• 92% water, Plasma proteins, Gases and nutrients
      • nitrogen containing molecules other than proteins: amino acids, urea, uric acid, creatine, creatinine
      • Plasma electrolytes : sodium (Na + ), potassium (K + ), calcium (Ca ++) , magnesium (Mg ++ ), chloride (CL - ), bicarbonate, phosphate, sulfate
      Plasma Proteins
      • Albumins : 60%; maintain osmotic pressure, bind and transport molecules
      • Globulins : 36%; alpha, beta, gamma-globulins
      • Fibrinogen : 4%; primary role in blood clotting
      Blood Gases and Nutrients
      • Blood gases: oxygen and carbon dioxide
      • Nutrients:
      • amino acids, simple sugars, nucleotides, lipids;
      • lipids include triglycerides, phospholipids, cholesterol transported as lipoproteins
      • (chylomicrons, VLDL, LDL, HDL)
    • Fig. 14.16
    • Hemostasis – Platelet Plug Formation
      • Stoppage of bleeding to prevent blood loss
      • Blood vessel spasm: vasospasm due to smooth muscle contraction; direct stimulation of vessel wall and pain reflexes
      Blood Coagulation: Fibrinogen Fibrin
      • Complex cascade of events
      • Utilizes clotting factors
      • Vitamin K and calcium is necessary for clotting factors
      • Major event is conversion of soluble plasma protein fibrinogen to insoluble treads of fibrin
      Two ways to stop blood flow: hemostasis and coagulation
    • Fig. 14.17
    • Fig. 14.19
    • Extrinsic Clotting Mechanism
      • Triggered when blood contacts damaged blood vessel wall or tissue outside blood vessels; damaged tissue releases thromboplastin.
      • Thromboplastin activates clotting cascade involving reactions that require calcium and leading to the release of prothrombin.
      • Prothrombin is converted into thrombin.
      • Thrombin converts fibrinogen to fibrin
      • Fibrin threads stick to exposed damaged blood vessels.
      • Meshwork traps blood cells and platelets. This produces a blood clot .
      • The amount of prothrombin activator is proportional to the degree of tissue damage.
      • Blood clotting is self-initiating, a positive feedback system .
      Intrinsic Clotting Mechanism
      • All components found within blood , not outside the vessel !!!
      • Activation of Hageman Factor initiates intrinsic clotting
      • Cascade of activation in the presence of calcium produces prothrombin activator
      • Prothrombin and fibrin are formed as in the extrinsic pathway
    • Clot Physiology
      • Blood flow keeps thrombin concentration low, that is, as blood thickens and blood flow decreases, thus increases the risk of thrombus formation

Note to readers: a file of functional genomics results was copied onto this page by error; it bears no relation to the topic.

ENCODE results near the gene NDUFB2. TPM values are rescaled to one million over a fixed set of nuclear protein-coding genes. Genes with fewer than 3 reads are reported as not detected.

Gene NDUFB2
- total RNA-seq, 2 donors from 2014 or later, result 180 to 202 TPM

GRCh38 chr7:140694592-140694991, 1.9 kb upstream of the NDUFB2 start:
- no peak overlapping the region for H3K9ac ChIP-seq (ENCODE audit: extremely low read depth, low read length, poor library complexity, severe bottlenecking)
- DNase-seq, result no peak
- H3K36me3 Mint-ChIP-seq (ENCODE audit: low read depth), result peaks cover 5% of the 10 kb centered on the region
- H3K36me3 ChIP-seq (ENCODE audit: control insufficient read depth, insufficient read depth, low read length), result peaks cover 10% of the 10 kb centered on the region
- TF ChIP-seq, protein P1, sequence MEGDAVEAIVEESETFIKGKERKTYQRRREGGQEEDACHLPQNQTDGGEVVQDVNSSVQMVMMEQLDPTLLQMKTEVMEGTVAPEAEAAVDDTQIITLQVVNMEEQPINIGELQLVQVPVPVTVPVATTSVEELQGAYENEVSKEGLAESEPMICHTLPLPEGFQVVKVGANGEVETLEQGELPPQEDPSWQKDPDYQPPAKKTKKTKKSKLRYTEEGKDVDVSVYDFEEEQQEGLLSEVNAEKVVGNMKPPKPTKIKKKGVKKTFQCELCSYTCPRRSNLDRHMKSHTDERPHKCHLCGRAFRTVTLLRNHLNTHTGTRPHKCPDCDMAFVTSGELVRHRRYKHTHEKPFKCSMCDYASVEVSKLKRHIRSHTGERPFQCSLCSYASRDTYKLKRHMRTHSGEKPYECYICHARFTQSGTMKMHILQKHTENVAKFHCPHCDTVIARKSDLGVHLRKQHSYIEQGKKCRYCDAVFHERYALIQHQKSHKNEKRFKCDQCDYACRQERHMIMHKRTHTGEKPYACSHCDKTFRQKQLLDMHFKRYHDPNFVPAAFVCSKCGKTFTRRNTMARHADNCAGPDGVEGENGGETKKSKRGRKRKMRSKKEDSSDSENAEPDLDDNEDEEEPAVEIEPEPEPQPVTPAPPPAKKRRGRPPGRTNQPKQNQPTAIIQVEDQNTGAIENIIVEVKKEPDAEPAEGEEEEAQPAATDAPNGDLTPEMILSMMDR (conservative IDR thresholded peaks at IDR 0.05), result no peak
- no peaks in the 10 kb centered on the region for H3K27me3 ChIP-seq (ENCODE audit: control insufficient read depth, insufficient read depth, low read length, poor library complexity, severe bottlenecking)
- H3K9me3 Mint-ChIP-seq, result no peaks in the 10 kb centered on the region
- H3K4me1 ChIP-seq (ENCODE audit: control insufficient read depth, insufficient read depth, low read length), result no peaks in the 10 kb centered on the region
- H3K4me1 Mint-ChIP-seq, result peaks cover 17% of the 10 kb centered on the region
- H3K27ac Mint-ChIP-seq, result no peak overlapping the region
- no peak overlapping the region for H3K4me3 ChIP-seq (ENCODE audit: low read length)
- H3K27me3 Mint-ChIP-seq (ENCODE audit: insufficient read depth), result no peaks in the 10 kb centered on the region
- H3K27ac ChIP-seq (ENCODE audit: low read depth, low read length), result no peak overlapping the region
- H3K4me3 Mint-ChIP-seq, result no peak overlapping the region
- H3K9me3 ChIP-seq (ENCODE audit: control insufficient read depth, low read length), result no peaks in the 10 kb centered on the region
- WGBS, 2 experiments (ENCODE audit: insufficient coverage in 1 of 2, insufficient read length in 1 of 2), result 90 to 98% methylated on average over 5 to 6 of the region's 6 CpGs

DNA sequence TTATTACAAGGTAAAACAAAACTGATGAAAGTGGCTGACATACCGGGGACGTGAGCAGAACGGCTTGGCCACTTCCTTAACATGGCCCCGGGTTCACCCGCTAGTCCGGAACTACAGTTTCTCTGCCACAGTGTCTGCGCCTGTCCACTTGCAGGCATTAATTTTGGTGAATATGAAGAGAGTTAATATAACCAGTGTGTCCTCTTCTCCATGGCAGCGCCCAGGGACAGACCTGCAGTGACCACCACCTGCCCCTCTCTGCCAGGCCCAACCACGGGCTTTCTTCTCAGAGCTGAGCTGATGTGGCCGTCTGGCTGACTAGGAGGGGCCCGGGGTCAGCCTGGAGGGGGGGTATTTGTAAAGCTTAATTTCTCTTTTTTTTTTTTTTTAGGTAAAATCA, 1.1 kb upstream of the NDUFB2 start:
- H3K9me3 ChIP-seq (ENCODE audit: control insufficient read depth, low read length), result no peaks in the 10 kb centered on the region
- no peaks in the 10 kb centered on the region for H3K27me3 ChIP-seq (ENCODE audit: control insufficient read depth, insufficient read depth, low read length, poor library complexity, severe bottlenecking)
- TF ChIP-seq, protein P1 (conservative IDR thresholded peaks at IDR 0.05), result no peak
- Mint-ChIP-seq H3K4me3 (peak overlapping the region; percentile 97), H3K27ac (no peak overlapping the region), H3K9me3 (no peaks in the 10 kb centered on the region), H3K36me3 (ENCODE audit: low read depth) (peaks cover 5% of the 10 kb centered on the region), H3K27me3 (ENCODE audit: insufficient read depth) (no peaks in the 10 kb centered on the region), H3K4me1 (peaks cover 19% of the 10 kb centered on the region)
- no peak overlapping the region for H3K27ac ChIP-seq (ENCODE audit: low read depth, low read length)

• Thrombus: a stationary clot abnormally forming in a vessel
      • Embolus : a dislodged clot carried by the bloodstream; Embolism occurs when the embolus blocks blood flow
      Fate of Blood Clots
      • When blood clots dry out and retract inward they pull torn vessel ends together. Serum is squeezed out.
      • Platelet-derived growth factor (PDGF) repairs vessel walls.
      • Plasminogen is absorbed by fibrin. Plasminogen activator converts plasminogen to plasmin . Plasmin digests the clot .
      Prevention of Coagulation
      • Prostacyclin from endothelial cells inhibits platelet aggregation.
      • Antithrombin inactivates thrombin.
      • Heparin from basophils interferes with the formation of prothrombin activator.
      • Note: Plasminogen activator is used together with blood thinners after a stroke !
    • Antigens and Antibodies
      • Blood cell compatibility is based on clumping or agglutination
      • Transfusion reaction : a reaction between red blood cell antigens = agglutinogens and protein antibodies = agglutinins in the plasma leading to agglutination and hemolysis and blockage of blood flow !
      • Antigens include those of the ABO group and the Rh group
      ag·glu·ti·na·tion: a reaction in which particles (such as RBC or bacteria); that are suspended in a liquid, collect into clumps especially in response to antiserum added in a serological blood test, that is, as a serological response to a specific antibody. agglutination test: any of several tests based on the ability of a specific serum to cause agglutination of a suitable system and used in the diagnosis of infections, the identification of microorganisms, and in blood typing Agglutination is observed on a blood slide. Note- he·mo·ly·sis: lysis of red blood cells with liberation of hemoglobin.
    • Fig. 14.22 Donor RBCs: They carry the antigen A. The donor is Blood Type A. Patient Blood: The patient is blood type B and has naturally occurring antibodies called Anti-A. Patient blood after wrong transfusion: The patient blood agglutinates and hemolyses. The patient dies.
    • Fig. 14.21
      • ABO blood groups are based on RBC membrane antigens A and B.
      • Four possible combinations
        • Type A contains antigen A
        • Type B contains antigen B
        • Type AB contains antigens A and B
        • Type O contains no antigens
    • ABO Blood Group
      • Anti-A and anti-B antibodies are produced when an antigen is absent from the cell membrane
        • Type A plasma contains anti-B antibodies
        • Type B plasma contains anti-A antibodies
        • Type AB plasma contains anti-A and anti-B antibodies, universal recipient
        • Type O plasma contains no antibodies, universal donor
    • Rh Blood Group (Fig. 14.23)
      • Rh positive indicates presence of antigen D, one of the Rh antigens
      • Rh negative indicates absence of Antigen D
      • Rh antigens, like A and B antigens are inherited and present from birth
      • Anti-D antibodies are not produced until after an individual is sensitized to antigen D